But Lamborn is facing a tough primary challenge on June 26 from Robert Blaha, a businessman who’s pouring plenty of money into his campaign and criticizing Lamborn as ineffective in Congress. The race is a nasty one, with both sides lobbing accusations against each other.

Publicity that shows Lamborn leading a congressional subcommittee and standing up to “inappropriate” images of naked children (though they were supposed to be looking at the bath water) potentially plays well in the 5th CD.

And it seems, as the Colorado Spring Gazette explained, that Rep. Lamborn has problems of his own:

The Pueblo District Attorney’s office has been appointed to investigate a formal complaint that a political ad by Congressman Doug Lamborn’s campaign broke the law when it criticized a bank co-founded by Lamborn’s political opponent.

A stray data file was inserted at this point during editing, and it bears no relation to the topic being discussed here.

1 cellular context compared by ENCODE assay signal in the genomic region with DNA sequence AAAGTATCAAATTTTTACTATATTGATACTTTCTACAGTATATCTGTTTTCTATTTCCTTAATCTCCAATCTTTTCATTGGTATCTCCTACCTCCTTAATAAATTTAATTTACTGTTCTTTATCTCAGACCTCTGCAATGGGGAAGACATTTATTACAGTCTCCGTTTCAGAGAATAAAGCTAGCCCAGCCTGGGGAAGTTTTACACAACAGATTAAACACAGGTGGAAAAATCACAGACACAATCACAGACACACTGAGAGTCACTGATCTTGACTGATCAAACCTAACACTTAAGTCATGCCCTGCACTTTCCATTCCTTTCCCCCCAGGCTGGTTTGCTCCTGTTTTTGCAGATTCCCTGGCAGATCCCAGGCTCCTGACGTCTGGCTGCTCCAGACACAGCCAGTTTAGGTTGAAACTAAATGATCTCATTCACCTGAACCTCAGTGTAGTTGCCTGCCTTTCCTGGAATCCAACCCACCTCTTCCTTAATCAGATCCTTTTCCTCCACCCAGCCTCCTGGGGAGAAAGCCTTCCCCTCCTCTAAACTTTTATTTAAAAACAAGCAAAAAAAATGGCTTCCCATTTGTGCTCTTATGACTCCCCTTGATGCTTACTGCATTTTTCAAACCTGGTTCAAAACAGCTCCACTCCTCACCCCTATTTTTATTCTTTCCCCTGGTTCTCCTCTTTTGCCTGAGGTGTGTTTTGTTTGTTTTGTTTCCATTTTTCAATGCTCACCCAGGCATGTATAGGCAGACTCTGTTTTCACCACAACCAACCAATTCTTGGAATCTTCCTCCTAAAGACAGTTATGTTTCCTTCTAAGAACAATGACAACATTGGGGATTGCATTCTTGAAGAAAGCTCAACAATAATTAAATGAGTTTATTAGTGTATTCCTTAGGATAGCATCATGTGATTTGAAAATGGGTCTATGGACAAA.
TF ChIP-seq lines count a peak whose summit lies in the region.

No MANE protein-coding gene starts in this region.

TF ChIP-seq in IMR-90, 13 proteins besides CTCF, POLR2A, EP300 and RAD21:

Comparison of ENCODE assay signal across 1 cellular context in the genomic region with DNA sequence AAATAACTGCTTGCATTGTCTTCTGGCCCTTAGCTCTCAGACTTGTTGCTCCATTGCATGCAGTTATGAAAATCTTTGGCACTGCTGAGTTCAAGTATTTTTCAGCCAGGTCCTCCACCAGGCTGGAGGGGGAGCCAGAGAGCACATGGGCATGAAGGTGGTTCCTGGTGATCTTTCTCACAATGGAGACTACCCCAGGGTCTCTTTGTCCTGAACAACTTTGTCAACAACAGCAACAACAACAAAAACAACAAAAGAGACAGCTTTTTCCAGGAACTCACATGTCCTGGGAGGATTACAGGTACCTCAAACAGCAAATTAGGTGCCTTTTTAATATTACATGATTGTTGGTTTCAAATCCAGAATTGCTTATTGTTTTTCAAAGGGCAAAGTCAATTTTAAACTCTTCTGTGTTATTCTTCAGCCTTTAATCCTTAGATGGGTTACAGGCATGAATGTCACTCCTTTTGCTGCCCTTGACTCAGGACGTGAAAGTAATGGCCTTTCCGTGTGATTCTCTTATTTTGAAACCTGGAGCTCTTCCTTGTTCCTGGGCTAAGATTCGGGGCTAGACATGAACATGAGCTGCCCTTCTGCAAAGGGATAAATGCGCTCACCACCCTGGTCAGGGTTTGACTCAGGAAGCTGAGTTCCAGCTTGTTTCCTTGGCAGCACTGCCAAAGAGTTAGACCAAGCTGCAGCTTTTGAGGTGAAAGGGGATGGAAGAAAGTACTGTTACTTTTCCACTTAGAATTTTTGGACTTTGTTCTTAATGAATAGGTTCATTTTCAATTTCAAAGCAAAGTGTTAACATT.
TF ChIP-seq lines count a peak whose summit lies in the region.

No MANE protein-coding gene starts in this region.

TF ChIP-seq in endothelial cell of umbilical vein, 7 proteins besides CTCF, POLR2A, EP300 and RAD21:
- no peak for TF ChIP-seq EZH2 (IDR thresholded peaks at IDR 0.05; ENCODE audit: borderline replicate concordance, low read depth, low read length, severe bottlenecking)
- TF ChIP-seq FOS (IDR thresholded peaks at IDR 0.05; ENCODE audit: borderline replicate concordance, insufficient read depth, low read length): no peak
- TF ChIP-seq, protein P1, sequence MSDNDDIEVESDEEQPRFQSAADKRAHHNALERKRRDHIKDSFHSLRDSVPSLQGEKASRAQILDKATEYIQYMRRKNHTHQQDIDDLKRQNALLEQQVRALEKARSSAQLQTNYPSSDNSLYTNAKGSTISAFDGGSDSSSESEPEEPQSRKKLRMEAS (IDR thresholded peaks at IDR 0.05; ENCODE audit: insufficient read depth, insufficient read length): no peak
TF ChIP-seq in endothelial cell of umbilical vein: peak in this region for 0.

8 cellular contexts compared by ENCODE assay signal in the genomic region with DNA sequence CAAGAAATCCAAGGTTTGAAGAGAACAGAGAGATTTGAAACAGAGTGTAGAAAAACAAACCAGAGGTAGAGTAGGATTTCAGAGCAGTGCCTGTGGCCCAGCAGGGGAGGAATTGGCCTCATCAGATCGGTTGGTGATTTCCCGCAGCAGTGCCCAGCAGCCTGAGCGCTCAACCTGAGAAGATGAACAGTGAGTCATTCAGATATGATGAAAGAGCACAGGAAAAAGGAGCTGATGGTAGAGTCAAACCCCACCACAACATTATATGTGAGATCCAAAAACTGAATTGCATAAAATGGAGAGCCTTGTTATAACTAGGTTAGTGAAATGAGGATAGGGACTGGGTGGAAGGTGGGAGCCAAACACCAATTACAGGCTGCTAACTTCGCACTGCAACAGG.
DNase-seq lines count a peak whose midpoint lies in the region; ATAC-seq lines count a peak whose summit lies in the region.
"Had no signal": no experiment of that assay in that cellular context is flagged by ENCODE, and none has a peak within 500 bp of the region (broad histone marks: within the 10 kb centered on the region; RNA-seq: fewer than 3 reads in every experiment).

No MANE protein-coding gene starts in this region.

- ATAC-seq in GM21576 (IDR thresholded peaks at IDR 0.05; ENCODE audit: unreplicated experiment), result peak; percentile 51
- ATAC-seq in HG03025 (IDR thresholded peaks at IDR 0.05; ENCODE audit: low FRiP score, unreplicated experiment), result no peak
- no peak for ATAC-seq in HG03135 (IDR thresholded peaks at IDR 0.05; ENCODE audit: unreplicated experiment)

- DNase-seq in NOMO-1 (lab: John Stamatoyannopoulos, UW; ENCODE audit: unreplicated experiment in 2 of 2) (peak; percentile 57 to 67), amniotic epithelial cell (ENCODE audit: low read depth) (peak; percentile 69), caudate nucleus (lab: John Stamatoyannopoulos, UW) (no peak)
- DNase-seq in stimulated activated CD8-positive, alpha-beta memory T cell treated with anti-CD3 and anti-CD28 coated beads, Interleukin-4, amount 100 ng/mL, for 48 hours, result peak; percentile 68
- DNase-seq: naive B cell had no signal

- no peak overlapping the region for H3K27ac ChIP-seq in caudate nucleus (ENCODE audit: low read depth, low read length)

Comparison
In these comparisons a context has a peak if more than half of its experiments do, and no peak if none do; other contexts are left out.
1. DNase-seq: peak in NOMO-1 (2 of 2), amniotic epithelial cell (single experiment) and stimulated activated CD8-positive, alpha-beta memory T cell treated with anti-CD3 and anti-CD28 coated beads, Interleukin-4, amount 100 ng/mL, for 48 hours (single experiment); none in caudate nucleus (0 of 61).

At the center of the complaint is Integrity Bank and Trust, which was co-founded by Robert Blaha, Lamborn’s opponent in the Republican primary for the 5th Congressional District. Lamborn’s campaign accused Integrity in a campaign ad of being below average, which the bank says is not true.


A May 30, 2012 photo shows the yard of a home in Boonville, Ind. that was destroyed by mine subsidence in the area. The sinking ground destroyed the pool in the backyard as well as the concrete decking around the pool. Experts say hundreds of buildings in the Tri-State sit over abandoned mine shafts that could collapse at any moment. As mining operations ended at the old underground mines, most of them were simply sealed up and abandoned, leaving large voids below the surface.  (AP Photo/The Evansville Courier & Press, Jason Clark)

In other coal news and commentary:

— The Pump Handle had a guest post from Laredo, golden retriever dog, about the new Alpha Natural Resources mine rescue dog:

As Alpha Natural Resources’ parades Ginny around in-person and on its website—and probably pays big money for the publicity—the coal mine company isn’t fixing deadly hazards in its mines … You don’t need a dog’s super-sensitive nose to know something’s wrong at Alpha Natural Resources. It smells like fur-washing, and misplaced priorities, to me.